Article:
Since 1996, people like you have been supporting Tanzania’s work to give children a healthy start. We’ve established 30 early childhood care centers where children learn through play and improve their physical and emotional development.
In addition, 60 caregivers and 30 committees were trained to assume the responsibility of running the centers. The training focused on child stimulation, care and development, as well as how to create play, teaching and learning materials using locally available supplies. In addition, 450 parenting group members learned about parenting skills, proper nutrition and good hygiene practices. In short, you’ve put smiles like this on preschoolers’ faces!
- Ending the culture of violence in El Salvador
Over time, the elevated levels of crime, gang violence and instability have created a culture where violence is the norm in El Salvador. Girls are often in danger of physical, emotional and sexual abuse, resulting in many being sheltered from the outside world. Girls’ mobility and access to education and extracurricular activities are often restricted as a result.
Projects like Champions of Change are working to alleviate gender inequality and violence in El Salvador. Through the project, boys and men are examining and changing sexist behaviors in their families, and communities are actively supporting girls and championing their rights. At the same time, the project is creating safe spaces for girls, providing them with protection through peer networks and connecting them to mentors and leadership opportunities.
With support from people like you, the El Salvador of tomorrow will be very different from the El Salvador of today.
- Girls speak out in Egypt
Cairo isn’t an easy place to be a girl. One study from the U.N. found that 99.3% of Egyptian women have been sexually harassed. While school is compulsory up to the age of 14, almost a fifth of children drop out before completing basic education. Street harassment is a major factor.
But now, girls in places like Cairo are teaching their communities that things don’t have to be this way. Through Safer Cities for Girls, these young leaders are proving that they can go to school and make their community safer. Your support makes photos like this possible, bringing girls out of their homes to play with other girls their age — something they didn’t get to do before.
- Youth advocates take over positions of power around the world
You’re also fighting gender inequality right here at home! To mark International Day of the Girl in 2018, more than one thousand girls in 68 countries occupied spaces and places where they are rarely seen or heard. These Takeovers encourage girls to pursue their ambitions and challenge the discrimination that holds girls back.
Honor, a youth advocate in the U.S., took over the role of BMO President of Wealth Management Darrel Hackett.
“I’m really excited about the impact she’s having on girls pursuing leadership roles,” Hackett tweeted afterwards.
- Children recover from Guatemala volcano eruption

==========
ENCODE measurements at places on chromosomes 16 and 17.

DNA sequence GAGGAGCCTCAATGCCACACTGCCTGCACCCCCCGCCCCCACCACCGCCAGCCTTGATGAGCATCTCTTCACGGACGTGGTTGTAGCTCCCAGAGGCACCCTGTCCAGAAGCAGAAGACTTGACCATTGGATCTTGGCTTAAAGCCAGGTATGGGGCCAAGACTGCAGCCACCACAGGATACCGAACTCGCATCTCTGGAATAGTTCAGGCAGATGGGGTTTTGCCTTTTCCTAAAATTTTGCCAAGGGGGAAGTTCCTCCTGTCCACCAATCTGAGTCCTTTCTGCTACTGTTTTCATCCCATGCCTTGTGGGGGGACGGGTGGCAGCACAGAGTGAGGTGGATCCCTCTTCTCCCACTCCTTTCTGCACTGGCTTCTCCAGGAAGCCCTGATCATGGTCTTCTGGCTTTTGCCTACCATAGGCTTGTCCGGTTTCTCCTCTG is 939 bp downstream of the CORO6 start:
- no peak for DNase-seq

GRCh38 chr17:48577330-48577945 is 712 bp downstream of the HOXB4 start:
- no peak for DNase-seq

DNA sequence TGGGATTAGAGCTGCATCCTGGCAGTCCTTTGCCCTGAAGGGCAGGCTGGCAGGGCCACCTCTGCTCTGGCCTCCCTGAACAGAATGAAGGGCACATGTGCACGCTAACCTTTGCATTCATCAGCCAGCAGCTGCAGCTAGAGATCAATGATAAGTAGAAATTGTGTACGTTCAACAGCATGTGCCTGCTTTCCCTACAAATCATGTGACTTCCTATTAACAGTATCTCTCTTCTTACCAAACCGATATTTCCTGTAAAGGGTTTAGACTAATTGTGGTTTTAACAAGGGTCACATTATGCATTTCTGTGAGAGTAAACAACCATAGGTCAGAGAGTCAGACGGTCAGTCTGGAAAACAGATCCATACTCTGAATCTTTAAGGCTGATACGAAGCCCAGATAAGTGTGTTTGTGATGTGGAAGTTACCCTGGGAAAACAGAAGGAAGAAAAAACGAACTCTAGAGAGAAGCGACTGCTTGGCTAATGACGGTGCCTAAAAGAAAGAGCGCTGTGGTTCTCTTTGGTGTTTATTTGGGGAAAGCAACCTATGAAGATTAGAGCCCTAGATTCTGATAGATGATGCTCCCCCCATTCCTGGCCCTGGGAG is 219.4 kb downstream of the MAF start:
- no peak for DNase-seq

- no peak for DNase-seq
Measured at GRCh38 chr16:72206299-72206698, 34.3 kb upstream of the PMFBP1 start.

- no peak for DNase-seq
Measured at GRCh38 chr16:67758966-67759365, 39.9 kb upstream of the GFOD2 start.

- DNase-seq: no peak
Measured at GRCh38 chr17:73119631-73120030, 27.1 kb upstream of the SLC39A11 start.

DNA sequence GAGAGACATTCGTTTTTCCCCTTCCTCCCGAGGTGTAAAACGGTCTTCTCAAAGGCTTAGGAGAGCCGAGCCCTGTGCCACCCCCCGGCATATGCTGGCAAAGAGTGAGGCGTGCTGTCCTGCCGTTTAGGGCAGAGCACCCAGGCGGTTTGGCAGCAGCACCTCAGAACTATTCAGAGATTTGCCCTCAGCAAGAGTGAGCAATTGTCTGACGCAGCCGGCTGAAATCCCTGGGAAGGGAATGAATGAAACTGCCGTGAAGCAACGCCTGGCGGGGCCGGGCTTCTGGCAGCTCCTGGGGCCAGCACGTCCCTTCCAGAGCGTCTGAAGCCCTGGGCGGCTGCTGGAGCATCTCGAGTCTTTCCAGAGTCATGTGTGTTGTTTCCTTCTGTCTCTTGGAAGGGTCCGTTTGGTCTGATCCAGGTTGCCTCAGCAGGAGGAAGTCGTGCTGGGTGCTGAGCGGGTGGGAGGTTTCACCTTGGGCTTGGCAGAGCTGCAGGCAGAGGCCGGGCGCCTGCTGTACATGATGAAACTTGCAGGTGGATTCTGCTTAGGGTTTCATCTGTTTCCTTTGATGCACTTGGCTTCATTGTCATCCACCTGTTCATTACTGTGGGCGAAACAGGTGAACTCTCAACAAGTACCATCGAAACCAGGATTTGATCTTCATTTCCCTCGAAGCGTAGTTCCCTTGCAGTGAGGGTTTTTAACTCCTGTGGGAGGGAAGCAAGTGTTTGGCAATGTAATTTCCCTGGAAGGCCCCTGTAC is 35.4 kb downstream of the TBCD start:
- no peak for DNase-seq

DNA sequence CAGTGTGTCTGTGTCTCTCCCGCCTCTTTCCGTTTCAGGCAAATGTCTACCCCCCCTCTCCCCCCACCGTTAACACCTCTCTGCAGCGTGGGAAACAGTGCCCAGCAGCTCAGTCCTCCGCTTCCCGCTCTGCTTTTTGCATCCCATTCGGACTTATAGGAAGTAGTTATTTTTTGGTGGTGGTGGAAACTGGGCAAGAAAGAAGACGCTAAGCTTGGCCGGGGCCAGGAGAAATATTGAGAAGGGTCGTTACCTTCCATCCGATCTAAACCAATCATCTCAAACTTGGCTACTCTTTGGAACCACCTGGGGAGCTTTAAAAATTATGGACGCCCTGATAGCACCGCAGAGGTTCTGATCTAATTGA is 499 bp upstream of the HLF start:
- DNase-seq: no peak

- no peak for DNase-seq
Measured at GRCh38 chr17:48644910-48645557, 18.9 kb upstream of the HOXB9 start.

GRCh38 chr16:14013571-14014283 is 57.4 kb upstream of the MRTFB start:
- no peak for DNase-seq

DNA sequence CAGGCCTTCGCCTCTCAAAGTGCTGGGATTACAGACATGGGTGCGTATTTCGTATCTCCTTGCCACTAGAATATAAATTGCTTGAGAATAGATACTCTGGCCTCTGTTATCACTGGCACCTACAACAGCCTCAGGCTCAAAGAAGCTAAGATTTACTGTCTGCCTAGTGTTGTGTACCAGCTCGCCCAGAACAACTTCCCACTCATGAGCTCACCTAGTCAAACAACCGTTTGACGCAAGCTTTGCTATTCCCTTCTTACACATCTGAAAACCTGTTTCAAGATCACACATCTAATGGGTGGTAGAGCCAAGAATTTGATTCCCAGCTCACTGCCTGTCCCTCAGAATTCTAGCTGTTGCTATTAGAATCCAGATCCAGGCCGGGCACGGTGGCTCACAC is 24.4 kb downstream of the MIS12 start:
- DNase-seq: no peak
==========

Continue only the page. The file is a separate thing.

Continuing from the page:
Over the summer, Guatemala’s Fuego Volcano violently erupted, killing almost 200 people and displacing thousands of others. But people like you were ready to jump into action. As soon as the disaster happened, you made sure Plan could help the children affected.
Donor support helped to provide child protection services in three of the main shelters after the eruption, reaching more than 800 children. We also created child-friendly spaces where kids can be kids. Teams of trained psychologists were there to care for children’s physical and emotional needs. And, they encouraged children to take part in games and creative activities to help them deal with the trauma of the disaster and the stress of displacement.
Unfortunately, the threat hasn’t let up — on November 18, the Fuego Volcano erupted for the fifth time since June. But here’s the good news: People like you haven’t given up, and thanks to your support, we’ll continue to be there for children in need.
- Young activists in Nepal fight human trafficking
Every hour a girl or woman is trafficked in Nepal. That’s more than 8,000 every year. Young people in Nepal are demanding action from their government, so that girls and women know about the risks and dangers of trafficking — and you helped to make their voices heard.
Sabina, 17, and Sarita, 15, live on the border with India, where girls are at risk of being lured to cross over with false promises of work. So, the friends created a global petition to demand an end to the trafficking of girls in their community. And people like you stepped up! More than 46,000 people around the world signed the petition.
On June 30, World Day Against Human Trafficking, Sabina and Sarita handed the petition over to their district mayor, asking him to commit to ending the trafficking of girls in Nepal. As a result, a new public awareness campaign will be launched, letting all girls in the area know about the dangers of trafficking, what to look out for and what to do to protect themselves from exploitation. That’s what you helped young advocates to do in 2018 with your support: save lives!